Shafqat Hussain has offered farmers in the remote reaches of northern Pakistan an alternative to killing the snow leopards preying on their herds, proving humans and big cats can coexist.
Shafqat Hussain trained as an economist and environmental anthropologist in the United States. When he returned home, he had a calling he could not ignore. For northern Pakistan is also home to the elusive snow leopard, one of the world’s endangered species. They roam high in the Himalayan mountains of Baltistan, where they often kill domestic goats. Concerned for their animals, local herders do not hesitate to kill them, rare or not.
Human beings and their livestock are as much a part of the environment as the snow leopard.
In 1998, with the idea of coexistence in mind, he created a low-cost insurance plan that compensates villagers for every goat – the mainstay of their economy – that is killed. This removes the need to kill the offending cat. Project Snow Leopard, and the willingness to challenge accepted ideas, such as banishing humans to save the snow leopard habitat, has won Hussain many admirers, and in 2006 a Rolex Award.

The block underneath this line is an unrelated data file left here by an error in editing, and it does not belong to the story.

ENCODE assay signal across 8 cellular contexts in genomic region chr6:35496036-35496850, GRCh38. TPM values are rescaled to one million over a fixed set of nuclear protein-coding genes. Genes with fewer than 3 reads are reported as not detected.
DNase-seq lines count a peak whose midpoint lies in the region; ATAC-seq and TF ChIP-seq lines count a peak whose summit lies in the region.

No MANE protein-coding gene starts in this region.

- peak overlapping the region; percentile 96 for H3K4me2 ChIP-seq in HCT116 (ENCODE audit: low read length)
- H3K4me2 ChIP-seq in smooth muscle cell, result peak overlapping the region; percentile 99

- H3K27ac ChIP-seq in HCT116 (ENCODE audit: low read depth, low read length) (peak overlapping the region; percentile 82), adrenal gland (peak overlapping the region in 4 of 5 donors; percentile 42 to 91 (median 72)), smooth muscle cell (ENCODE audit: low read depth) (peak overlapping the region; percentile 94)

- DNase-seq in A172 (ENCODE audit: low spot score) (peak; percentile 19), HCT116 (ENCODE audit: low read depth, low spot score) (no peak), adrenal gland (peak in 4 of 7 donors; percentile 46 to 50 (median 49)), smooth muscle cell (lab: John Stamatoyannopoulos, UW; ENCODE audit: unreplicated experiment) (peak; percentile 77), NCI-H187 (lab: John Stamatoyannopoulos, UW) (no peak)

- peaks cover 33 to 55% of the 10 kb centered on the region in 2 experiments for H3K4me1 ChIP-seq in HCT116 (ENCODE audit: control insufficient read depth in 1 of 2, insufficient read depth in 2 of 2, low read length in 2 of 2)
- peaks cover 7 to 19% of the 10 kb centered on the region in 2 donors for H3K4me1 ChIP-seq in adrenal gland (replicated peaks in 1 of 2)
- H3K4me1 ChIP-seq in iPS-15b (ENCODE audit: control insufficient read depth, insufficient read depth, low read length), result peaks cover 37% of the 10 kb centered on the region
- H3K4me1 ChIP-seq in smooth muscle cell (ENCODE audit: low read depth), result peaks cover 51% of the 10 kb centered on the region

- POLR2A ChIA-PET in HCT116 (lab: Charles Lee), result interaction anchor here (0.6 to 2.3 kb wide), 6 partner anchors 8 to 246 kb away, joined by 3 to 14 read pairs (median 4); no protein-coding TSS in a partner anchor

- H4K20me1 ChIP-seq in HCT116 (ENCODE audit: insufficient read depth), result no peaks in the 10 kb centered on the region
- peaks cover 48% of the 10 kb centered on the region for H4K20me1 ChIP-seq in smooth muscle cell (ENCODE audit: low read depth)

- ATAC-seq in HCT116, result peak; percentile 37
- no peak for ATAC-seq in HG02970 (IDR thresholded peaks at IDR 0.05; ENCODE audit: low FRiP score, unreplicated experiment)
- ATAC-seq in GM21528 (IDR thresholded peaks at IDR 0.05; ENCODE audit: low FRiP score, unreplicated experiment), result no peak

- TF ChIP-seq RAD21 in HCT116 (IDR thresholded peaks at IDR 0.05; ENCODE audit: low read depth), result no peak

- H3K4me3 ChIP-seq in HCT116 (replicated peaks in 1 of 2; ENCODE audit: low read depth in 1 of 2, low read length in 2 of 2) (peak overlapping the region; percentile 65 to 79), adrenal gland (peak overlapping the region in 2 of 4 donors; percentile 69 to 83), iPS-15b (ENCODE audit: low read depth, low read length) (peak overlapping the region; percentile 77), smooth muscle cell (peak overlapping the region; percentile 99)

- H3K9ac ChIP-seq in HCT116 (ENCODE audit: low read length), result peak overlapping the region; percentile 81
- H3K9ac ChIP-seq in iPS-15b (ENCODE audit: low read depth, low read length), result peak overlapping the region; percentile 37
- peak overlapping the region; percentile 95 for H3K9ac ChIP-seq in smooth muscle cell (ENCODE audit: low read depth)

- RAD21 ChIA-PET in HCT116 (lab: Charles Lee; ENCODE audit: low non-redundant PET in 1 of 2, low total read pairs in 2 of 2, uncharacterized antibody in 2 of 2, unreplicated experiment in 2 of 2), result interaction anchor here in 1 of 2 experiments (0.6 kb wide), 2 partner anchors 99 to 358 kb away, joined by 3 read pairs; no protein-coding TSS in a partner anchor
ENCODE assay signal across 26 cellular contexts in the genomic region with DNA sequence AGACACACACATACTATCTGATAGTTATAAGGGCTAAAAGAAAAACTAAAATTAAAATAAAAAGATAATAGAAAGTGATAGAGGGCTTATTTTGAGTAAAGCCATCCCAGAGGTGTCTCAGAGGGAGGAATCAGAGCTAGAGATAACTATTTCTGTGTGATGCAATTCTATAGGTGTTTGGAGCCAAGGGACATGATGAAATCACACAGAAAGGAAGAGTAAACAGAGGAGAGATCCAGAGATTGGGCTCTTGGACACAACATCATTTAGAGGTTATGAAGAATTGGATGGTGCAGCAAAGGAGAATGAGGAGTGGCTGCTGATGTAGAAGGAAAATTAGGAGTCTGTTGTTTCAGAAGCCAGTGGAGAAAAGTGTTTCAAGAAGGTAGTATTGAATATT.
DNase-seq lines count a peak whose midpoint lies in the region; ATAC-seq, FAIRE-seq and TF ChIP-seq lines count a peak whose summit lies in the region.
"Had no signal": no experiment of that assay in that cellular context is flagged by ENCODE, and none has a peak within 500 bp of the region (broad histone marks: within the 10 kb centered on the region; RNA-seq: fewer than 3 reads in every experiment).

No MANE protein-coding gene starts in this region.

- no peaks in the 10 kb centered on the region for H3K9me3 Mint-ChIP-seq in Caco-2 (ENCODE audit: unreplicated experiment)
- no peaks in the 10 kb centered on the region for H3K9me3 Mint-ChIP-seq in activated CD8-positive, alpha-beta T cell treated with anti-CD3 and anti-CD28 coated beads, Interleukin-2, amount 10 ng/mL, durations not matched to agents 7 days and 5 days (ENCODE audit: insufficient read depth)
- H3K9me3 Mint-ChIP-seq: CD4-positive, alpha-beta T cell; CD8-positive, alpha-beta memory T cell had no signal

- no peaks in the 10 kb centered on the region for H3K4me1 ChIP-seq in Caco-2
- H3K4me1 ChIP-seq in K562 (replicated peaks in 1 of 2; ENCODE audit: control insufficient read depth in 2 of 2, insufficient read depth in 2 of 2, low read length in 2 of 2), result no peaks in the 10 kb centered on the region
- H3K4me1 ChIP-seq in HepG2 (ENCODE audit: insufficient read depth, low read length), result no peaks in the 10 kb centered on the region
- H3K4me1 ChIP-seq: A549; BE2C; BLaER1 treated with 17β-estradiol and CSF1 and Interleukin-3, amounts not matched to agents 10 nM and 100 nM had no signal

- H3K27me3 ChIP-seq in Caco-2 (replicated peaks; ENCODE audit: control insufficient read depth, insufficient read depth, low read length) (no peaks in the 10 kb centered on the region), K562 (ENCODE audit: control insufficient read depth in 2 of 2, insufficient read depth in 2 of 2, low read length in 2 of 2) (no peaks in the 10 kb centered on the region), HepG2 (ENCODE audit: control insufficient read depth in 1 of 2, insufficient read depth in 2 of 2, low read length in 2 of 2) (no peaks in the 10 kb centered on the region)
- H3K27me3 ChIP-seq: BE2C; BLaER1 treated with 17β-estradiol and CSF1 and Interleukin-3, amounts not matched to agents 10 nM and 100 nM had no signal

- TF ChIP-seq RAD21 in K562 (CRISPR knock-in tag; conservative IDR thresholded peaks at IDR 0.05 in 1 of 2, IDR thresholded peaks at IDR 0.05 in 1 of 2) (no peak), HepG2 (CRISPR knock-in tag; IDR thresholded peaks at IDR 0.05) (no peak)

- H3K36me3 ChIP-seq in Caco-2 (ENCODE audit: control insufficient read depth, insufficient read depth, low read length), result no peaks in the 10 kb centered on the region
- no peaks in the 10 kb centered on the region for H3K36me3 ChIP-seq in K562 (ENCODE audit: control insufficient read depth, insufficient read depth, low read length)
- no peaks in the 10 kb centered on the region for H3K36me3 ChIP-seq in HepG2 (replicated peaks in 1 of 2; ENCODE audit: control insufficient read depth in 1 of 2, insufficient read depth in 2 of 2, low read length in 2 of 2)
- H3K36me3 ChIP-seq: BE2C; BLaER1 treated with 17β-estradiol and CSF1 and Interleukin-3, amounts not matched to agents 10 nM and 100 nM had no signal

Local people have come to realize that one cat alive is worth more to them than several killed for the fur trade, helping them and protecting the snow leopard. This acceptance of mutual benefit has meant the project has grown rapidly. Hussain and his team now work in 16 villages across Baltistan, and the insurance scheme has been replicated in India, Nepal, Bhutan, Afghanistan and China.
Baltistan villagers involved in Hussain’s snow leopard initiative
Total snow leopard population across the Himalayas
Insurance premium paid by farmers, who were initially reluctant but were won over